When he first came in to power, the Afghan President, Ashraf Ghani, had to deal with serious issues inherited from the Karazi administration. Yet for the most part his vision and narrative on the solutions has been quite clear; oversee a gradual United States’ forces withdrawal, restructure the security force, negotiate with the Taliban and start an economic rejuvenation of the country. Perhaps the only field where his stance was not clearly articulated pre-election was dealing with how to negotiate the muddied waters of Pakistan-India relations and whom to foster as a stronger power.  Mr Ghani played a delicate balancing act; where the previous government had soured the bilateral relationship with Pakistan in favor of India – ultimately damaging cooperation and allowing terrorism to spread – he initiated a rapprochement which was well received in Islamabad, to the extent that he was criticized at home for being unnecessarily “pro-Pakistan”. His recent trip to New Delhi is an important indicator of how he plans to address that.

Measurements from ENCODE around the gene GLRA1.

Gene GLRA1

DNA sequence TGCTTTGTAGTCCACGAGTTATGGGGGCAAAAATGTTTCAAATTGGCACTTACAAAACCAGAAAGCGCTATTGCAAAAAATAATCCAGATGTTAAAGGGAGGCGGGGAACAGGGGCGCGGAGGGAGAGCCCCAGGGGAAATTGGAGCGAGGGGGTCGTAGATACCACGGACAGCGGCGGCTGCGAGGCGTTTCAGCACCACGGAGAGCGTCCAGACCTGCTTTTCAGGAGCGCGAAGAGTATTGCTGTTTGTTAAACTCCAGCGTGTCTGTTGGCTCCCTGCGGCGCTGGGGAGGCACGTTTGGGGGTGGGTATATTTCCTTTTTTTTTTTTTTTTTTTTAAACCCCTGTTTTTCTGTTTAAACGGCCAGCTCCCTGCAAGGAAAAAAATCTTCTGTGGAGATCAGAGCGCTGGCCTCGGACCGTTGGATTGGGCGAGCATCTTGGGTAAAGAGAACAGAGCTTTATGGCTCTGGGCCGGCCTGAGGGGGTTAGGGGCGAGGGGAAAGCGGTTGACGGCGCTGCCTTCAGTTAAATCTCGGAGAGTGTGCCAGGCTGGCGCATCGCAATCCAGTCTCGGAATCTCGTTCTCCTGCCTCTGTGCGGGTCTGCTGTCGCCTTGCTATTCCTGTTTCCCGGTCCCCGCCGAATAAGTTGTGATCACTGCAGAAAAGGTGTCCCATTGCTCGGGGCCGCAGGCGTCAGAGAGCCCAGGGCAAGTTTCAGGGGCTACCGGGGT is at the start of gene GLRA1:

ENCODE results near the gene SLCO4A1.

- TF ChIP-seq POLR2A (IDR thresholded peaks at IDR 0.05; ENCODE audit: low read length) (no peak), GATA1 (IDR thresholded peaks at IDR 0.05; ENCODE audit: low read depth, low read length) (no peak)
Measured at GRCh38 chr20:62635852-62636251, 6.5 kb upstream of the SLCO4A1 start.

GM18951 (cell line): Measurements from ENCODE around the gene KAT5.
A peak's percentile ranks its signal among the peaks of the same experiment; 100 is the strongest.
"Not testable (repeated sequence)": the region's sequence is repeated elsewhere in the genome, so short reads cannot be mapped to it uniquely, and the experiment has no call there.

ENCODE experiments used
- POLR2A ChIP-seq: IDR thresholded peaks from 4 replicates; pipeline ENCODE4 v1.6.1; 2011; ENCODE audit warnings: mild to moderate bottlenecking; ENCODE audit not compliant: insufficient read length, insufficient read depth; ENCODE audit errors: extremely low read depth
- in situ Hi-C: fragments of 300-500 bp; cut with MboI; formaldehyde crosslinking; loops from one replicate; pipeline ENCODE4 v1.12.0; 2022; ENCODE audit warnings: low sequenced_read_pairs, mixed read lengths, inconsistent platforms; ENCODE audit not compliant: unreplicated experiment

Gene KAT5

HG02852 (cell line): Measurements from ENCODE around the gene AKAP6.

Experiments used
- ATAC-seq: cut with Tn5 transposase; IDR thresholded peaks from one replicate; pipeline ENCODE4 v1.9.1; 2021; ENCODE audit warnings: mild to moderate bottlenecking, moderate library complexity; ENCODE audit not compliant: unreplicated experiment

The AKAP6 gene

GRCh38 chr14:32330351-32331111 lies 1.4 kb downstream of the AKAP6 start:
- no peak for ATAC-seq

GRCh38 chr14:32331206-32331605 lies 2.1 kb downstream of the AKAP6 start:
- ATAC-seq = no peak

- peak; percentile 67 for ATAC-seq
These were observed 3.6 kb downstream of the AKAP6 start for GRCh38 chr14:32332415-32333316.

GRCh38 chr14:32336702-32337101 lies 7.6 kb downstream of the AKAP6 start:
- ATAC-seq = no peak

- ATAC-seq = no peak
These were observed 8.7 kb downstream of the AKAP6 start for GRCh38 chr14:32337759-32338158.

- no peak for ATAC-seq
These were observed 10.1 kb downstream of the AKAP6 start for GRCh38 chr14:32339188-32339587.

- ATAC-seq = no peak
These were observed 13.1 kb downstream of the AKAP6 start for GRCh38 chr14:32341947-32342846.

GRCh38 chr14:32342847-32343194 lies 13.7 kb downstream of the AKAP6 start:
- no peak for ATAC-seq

The President’s trip is meant to reassure that bilateral ties with India remain strong despite close ties with Pakistan and that their investments in Afghanistan are secure. Despite attempting to walk the tightrope at one point he had to deal head on with the schism between the two – and he has done that bluntly; asking Pakistan to open a land route to India, or risk losing the land route through Afghanistan to Central Asia. His demand is drawn from the Afghani economic perspective but it will not be viewed as such in Islamabad – which will look at the geo-strategic elements first. With several high-profile issues, such as Kashmir, unresolved between the two south Asian neighbors, it is unlikely that Pakistan will agree to the demand lightly. Crucially the move brings Afghanistan’s Pakistan-India policy back into flux – which had been settled to a certain extent in the months before the visit. How does Mr Ghani, and Pakistan for that matter, responds to this remains to be seen.